When Katie Evans enrolled in “The Art of the Love Letter” for Spring 2016, she never expected that she’d write emails to her cat, or that he’d write back.
“Did you notice that you left my food dish only half full this morning? …If I starve to death, I may not reply to your next email,” Evans wrote in the voice of her then four-year-old Tabby cat, Sir Walter Mittens.
Though the English 461 course at the University of Alaska Southeast Sitka is geared for fourth-year English students, Instructor Dr. Math Trafton aims to challenge their everyday assumptions as well as their creative limits.
The class examines the intersection of love and language, and the inevitable distance both create, Trafton explained. “Our cultural understanding of love tries to ignore that gap, but love letters acknowledge that this gap exists,” he said.
That’s why he requires students to buy 14 stamps. They’ll mail 14 handwritten letters.
“It’s a little more meaningful to get something handwritten from someone,” said Trafton. “It’s harder. It takes longer. There’s no cut and paste. There’s a lot more cognitive awareness. It does command more attention.”
The class isn’t solely love letters though. It’s also comprised of discussion boards, peer critique, and literature reviews. The weekly handwritten love letters inspire the four polished letters required, as well as the two epistolary assignments (one examines text messaging).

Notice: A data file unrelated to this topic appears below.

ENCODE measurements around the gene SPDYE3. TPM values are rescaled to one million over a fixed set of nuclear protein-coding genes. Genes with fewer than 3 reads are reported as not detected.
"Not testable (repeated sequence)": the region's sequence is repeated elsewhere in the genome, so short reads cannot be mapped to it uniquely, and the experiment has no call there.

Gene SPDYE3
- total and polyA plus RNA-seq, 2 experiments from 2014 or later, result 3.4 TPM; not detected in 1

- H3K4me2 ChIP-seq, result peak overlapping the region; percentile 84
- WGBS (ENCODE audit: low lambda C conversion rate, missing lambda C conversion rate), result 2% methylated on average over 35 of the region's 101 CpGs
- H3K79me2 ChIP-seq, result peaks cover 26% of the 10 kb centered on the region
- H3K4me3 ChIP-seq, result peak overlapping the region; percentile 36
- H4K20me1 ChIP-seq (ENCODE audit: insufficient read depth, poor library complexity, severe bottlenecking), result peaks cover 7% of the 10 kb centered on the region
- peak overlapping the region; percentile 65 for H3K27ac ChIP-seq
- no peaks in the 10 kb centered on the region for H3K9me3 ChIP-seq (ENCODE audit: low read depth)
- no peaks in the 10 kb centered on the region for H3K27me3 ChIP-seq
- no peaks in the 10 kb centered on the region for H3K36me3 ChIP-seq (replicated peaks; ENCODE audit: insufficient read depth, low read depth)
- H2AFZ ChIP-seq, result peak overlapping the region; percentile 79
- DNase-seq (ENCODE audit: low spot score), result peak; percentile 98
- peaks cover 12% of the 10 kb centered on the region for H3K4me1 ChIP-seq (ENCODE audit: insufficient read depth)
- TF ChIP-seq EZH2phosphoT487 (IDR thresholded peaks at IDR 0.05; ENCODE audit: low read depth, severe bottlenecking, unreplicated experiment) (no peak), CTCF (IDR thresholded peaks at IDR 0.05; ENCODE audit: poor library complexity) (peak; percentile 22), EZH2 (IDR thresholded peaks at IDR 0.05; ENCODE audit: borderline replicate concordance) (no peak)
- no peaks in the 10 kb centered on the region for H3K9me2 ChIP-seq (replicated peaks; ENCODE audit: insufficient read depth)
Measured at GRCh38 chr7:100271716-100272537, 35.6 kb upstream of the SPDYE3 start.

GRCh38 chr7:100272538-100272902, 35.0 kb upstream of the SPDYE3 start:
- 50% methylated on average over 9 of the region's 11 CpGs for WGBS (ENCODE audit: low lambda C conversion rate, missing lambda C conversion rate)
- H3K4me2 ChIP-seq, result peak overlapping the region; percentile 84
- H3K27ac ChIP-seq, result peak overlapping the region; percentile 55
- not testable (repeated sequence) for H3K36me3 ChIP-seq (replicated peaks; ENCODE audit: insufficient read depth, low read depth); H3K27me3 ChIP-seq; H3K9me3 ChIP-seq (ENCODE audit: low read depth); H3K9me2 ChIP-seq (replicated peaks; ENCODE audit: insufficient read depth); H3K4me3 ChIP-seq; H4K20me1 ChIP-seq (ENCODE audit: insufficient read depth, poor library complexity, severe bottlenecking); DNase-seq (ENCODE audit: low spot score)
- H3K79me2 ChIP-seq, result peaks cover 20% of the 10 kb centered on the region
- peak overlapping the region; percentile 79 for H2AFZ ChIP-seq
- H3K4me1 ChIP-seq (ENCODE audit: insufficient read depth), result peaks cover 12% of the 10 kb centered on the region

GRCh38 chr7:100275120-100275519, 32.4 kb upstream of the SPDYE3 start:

“The text epistolary is a lot of fun because I think students never really think of their everyday texting practices as creative or academic,” said Trafton. “It’s fun to see them put it into a new context.”
While Trafton said some students have created conversations between goblins and elves, Evans took a different approach. She wrote letters to her deceased grandmother. She wrote letters to an abusive ex. She wrote letters to herself as a child. She exhausted her list of people who would never receive her letters before finally writing to someone alive and well.
“This is going to sound crazy, but it was more than a writing class. It was therapy,” admitted Evans. “[My great grandmother] was totally my best friend for most of my life. Being able to write to her in this letter and tell her how my life turned out… It was a lot of emotion. They were all a lot of emotion. It was so freeing.”
Trafton recognized the class as not only a way to engage with different genres (poetry, memoir, fiction, theory, and even obituaries, to name a few), but it also allows for character development in both literature and in person.
Students learn that love is an interpersonal connection, and they see how that translates to their texts and emails, Trafton explained. “They can think about other humans in their own life, and what love means… not to harm people,” he said. “I hope that they can take that into their lives beyond [this course].”
Evans said she still handwrites letters, and has even borrowed some of the class prompts to inspire her own students. She currently teaches English to middle and high school students in Kenai, and is pursuing a master’s degree in communications through Tiffin University in Ohio.
Trafton is teaching “The Art of the Love Letter” for the third time this spring. He began teaching English and writing at UAS Sitka in 2013.